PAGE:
Most of the summers, in my early years, my family stayed in one of a cluster of chalets with wood and glass verandas, overlooking the beach, the cliffs and the steep road leading down to the village. My dad, who worked as a car salesman, would have his two weeks holiday, and then commute until we returned home the Friday before school went back. On his daily drive, mum and I would travel with him to the top of the hill that led towards Haverfordwest and then walk back, calling into the farm for eggs or buying hot bread from the seaside shop. The boy who worked there thought he was Johnny Cash, wore a cowboy shirt and hat and strangled words that were more Nercwys than Nashville. Still, he helped to colour the landscape of those early years of freedom, and fun.
In later times, when we owned a caravan at the top of the other hill that led to Solva and St David’s, we would walk back over the cliﬀs, climbing up through the carpet of moss and heather, pausing at the top, hand in hand, to survey our borrowed world of sand and sea, the horizon distant and hazy in the early morning misty sunshine.
Sometimes, though, it rained for days and, if not walking on the sands enjoying the wet, we would sit in the dryness of the veranda, watching the flooded campsite with its array of sunken canvas wrecks and try to count the blow-up beds, bags and plastic cups being chased around by the, determined to not let it spoil the holiday, tourists from Cardiﬀ, Glasgow, London or Hull. Often, I felt a perverse pleasure in this unfair act of God. It was a payback for their invasion of my private holiday space.
Cwm Mawr could be reached three ways. By the beach when the tide was out or over the cliﬀs, down past a cottage which sat a few yards from the drop into the sea. I was drawn to it and was desperate to live there. It had a windmill, small windows, and a constant pile of logs. Always when I passed, I could feel it drawing me to look in through its dusty glass or daring me to knock on the door and ask to go in. I never did. I might have broken the spell and that would never have done. The last way to reach the little bay was to walk up the road to Penycwm and then go through the gate with its ‘Farm Animals. Please Shut the Gate.’ sign, and down the rough-tracked valley passing, on the right, the green wooden colonial-style bungalow that was known, to me and my peers, as the TB house. It was once a Convalescent Home, and its shadow of infection and danger still loomed large as I hurried on my way to the safety of my little cove. I always meant to chance a night-time raid but never did. Perhaps, if it’s still there, I might make the eﬀort though I do not wish to shatter the thin film of time that protects it from the present.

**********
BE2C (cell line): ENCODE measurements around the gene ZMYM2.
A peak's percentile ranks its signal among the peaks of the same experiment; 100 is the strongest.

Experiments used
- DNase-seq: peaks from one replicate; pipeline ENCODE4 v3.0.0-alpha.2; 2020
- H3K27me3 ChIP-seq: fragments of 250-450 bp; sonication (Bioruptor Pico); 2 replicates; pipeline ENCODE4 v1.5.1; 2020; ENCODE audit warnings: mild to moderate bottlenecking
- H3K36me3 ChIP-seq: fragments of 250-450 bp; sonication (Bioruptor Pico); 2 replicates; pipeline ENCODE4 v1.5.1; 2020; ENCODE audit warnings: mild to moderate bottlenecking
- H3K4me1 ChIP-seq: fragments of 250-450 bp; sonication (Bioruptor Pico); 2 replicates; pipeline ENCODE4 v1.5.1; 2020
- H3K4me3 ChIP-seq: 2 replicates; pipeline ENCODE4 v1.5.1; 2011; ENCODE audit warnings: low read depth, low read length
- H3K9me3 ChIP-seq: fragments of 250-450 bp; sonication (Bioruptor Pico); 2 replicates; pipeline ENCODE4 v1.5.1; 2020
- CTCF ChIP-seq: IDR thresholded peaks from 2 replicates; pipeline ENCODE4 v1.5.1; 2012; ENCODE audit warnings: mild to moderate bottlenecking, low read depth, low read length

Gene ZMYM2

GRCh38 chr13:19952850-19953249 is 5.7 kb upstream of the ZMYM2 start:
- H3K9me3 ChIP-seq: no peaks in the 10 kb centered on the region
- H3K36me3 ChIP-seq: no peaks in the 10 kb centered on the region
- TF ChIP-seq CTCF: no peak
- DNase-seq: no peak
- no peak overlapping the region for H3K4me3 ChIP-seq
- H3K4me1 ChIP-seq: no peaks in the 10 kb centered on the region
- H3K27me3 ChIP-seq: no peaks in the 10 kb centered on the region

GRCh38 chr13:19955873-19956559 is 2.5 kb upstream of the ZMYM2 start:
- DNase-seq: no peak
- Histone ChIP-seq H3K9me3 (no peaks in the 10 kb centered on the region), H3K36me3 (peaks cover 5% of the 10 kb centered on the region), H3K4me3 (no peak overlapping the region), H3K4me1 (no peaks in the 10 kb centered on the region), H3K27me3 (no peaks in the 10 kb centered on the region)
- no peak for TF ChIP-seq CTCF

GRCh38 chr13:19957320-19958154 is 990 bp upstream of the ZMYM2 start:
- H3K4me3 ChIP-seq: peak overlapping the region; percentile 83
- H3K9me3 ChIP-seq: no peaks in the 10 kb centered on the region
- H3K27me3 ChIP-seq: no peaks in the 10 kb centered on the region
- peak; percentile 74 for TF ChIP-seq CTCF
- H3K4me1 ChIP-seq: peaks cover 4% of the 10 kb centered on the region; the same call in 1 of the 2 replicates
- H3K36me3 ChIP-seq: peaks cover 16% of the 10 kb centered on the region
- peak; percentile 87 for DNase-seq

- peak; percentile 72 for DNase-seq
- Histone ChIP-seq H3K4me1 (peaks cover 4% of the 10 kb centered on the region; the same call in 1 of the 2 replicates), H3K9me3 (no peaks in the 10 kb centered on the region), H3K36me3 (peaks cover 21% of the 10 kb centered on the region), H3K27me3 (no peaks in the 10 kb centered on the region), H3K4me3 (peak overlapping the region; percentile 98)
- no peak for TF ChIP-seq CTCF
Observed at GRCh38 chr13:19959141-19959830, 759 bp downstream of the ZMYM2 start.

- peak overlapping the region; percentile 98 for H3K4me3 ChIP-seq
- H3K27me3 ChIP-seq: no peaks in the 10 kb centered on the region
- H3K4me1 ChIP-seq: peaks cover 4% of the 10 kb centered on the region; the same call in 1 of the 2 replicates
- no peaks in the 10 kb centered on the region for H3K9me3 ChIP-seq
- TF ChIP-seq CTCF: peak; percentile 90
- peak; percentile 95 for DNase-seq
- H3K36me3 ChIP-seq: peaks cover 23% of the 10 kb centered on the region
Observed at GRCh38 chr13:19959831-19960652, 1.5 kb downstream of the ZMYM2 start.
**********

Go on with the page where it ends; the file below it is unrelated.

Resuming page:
After crossing a cool, clear, pure stream, and scrambling over the shingle of long-gone ages, you reached the rock-strewn beach with its high walls and sculptures. A picture book of past and present. A ‘Boy’s Own’ landscape of adventure and fantasy. There were large water filled hollows, big enough to swim in, if you wanted to risk disturbing their hidden dangers – the anger of awakened crabs or the poisonous puﬀs of Portuguese Men O’ War, imprisoned when the tide retreated, easily ballooned in my fertile mind.
They were happy, carefree times, uncluttered by the responsibilities and shattered dreams to come. A protected world, in which laughter came easily and old age lay hidden slyly in the shadows of future years.
A great treat was to go to the cinema once a week and then on the way back to fill up the roasting pan with fish and chips from Dew Street. We would wait until we got back to Newgale, almost beside ourselves with desire, as that special salt and vinegar smell wrapped itself around us and we almost drooled in anticipation of the delights to come.
The first time I saw the seals it was early evening. We were sitting on the rocks, halfway up the broken cliﬀ, tired from long hours of sunshine and salt. A family of three swam up and basked on the flat rocky plateau below us. Glorious silky bodies, faces twitching to give warning of the first scent of danger. They didn’t mind us being there and seemed to sense that we intended them no more harm than to share in their lives for this moment of time. I can’t remember how long we stayed but dusk was slipping its curtain over the light as we reached the caravan. Dad had been home for four hours and was beginning to think that Neptune had taken us to lodge in his deep and mysterious home.
Next night he came back early and joined our little group. The seals glanced upwards as he arrived but relaxed when he sat with us. He was overcome by their innocence and peace, and I never felt as close to him again.